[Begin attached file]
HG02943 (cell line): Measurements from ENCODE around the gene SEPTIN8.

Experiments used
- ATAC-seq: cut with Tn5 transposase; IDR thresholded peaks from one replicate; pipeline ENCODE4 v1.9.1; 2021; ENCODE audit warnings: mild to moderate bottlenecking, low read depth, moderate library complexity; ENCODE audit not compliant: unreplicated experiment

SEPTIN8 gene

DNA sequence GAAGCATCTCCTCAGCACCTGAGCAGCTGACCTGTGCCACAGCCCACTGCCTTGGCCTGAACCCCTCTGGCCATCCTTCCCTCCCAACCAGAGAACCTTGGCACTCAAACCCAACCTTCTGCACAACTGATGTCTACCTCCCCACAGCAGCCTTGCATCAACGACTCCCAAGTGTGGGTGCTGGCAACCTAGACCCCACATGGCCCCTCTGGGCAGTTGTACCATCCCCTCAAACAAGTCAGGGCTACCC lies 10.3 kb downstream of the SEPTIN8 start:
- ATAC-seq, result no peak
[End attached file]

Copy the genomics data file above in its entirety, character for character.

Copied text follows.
HG02943 (cell line): Measurements from ENCODE around the gene SEPTIN8.

Experiments used
- ATAC-seq: cut with Tn5 transposase; IDR thresholded peaks from one replicate; pipeline ENCODE4 v1.9.1; 2021; ENCODE audit warnings: mild to moderate bottlenecking, low read depth, moderate library complexity; ENCODE audit not compliant: unreplicated experiment

SEPTIN8 gene

DNA sequence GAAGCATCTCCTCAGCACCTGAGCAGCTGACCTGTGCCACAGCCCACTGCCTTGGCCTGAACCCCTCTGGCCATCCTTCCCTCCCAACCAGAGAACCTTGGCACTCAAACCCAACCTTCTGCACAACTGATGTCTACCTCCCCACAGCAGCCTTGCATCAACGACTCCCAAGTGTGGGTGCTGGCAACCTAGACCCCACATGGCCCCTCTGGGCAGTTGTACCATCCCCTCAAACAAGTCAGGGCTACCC lies 10.3 kb downstream of the SEPTIN8 start:
- ATAC-seq, result no peak